Offer to Settle Must Stay Open To Start of Trial To Engage Double Costs

Offer to Settle Must Stay Open To Start of Trial To Engage Double Costs

On May 8, 2017, the Federal Court of Appeal dismissed Venngo’s appeal of an Order finding that Concierge Connection’s use of the the PERKOPOLIS mark did not infringe any one of a number of Venngo’s marks (see our previous post here).

In a subsequent unreported Order, dated January 7, 2016, Justice Manson, following the decision of the Court of appeal in  Phillip Morris v. Marlboro, held that when dealing with sophisticated commercial parties, it is not uncommon for a lump sum to be awarded based on a percentage of the actual costs incurred. Justice Manson awarded Concierge $231,000, representing approximately 50% of fees and $25,000 for disbursements. In fixing the lump sum, Justice Manson noted that the Plaintiff had abandoned many of its claims at trial. Justice Manson also relied on the Defendant’s offer to settle the matter for 75% of the Defendant’s costs under column III of Tariff B  to conclude that the Defendants were entitled, pursuant to Rule 420(2)(b), to double costs from the date of the offer.

Venngo then appealed Justice Manson’s finding on the merits and the cost award.


On appeal, Venngo effectively sought to have the Court of Appeal perform a de novo re-assessment of the evidence, something the Court of Appeal refused to do:

[43] In many respects, as is apparent from the discussion that follows, Venngo is asking this Court to intervene and conduct a de novo confusion assessment and to substitute our assessment of the evidence for that of the Federal Court. However, that is something that we cannot do on appeal. We can only intervene in factual issues or issues of mixed fact and law from which a legal issue cannot be extricated if the Federal Court made a palpable and overriding error and in legal issues if the Federal Court applied an incorrect legal principle.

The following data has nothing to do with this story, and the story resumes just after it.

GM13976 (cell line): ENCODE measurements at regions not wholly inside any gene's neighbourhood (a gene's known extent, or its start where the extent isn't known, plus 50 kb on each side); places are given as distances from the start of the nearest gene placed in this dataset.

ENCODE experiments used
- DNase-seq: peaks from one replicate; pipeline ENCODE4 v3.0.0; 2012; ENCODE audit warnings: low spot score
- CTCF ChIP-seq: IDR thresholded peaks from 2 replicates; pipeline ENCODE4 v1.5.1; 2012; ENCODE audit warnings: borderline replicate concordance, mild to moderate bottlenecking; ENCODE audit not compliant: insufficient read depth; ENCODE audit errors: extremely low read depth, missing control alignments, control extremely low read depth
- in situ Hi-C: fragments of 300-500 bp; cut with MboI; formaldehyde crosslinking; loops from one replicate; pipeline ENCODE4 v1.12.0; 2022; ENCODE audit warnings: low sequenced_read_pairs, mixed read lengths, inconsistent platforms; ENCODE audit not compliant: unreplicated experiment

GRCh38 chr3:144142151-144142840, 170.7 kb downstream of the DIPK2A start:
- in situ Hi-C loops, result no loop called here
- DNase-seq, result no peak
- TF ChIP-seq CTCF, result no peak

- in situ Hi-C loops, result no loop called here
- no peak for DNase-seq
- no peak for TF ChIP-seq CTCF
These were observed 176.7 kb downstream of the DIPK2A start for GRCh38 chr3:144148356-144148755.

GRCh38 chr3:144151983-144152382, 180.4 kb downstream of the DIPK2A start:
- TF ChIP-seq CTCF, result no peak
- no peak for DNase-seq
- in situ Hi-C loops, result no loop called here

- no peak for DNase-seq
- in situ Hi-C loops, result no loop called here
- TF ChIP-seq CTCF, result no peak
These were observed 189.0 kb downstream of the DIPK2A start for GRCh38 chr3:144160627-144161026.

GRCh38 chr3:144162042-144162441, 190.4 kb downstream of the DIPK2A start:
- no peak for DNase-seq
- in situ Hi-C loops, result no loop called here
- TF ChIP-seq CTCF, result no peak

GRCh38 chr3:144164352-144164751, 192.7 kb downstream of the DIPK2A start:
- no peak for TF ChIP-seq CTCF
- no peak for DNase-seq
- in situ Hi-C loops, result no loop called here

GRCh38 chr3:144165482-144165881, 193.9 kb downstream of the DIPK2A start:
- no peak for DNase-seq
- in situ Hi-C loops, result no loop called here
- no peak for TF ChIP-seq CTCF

Finding that Justice Manson had not committed any palpable and overriding error, the Court of Appeal dismissed Venngo’s appeal.


The Court of Appeal held that engagement of the double cost regime under Rule 420 requires the following elements:

  1. The offer must be clear and unequivocal;
  2. the offer must contain an element of compromise;
  3. the offer must comply  with the timing requirements provided by the Rule; and
  4. the offer must bring the litigation to an end.

Here, since Concierge’s offer had to be accepted more than a week before the trial was to begin, the Court of Appeal held that the offer to settle did not meet the timing requirements of Rule 420:

[89] The operative portion of CCI’s offer provided for the dismissal of Venngo’s action, the dismissal of CCI’s defensive counterclaim (that the Federal Court found no need to adjudicate) and payment of only 75% of the respondent’s costs pursuant to column III of Tariff B if the offer were accepted by October 30, 2015, which was more than a week before the commencement of the trial. Thereafter, presumably, the normal rules regarding costs would have become effective.

[90] Even if it is possible to assume the latter point, CCI’s offer still fails to meet the requirements of Rule 420(3). As its counterclaim was purely defensive, the only element of compromise contained in the offer was the provision on costs. However, the compromise on costs was not open until the commencement of trial. Thus, the offer did not comply with Rule 420(3) and the trial judge was incorrect in holding otherwise.

Since Justice Manson’s cost Order did not set out what impact Rule 420 had on the $231,000 lump sum award, the Court of Appeal remanded the issue back to Justice Manson for redetermination in accordance with its reasons.


In a further Order dated May 18, 2017, Justice Manson ordered a lump sum cost award of $192,000. Whereas the initial cost award provided 50% of the fees to Concierge’s original counsel, following the principles in Nova Chemicals, Justice Manson held that there was insufficient evidence to properly establish those fees and limited the costs to approximately 50% of the legal fees charged by Concierge’s trial counsel.

In coming to $192,000, Justice Manson further confirmed that Concierge’s offer to settle played no role in the awarded amount.

A copy of the Court of Appeal’s decision may be found here.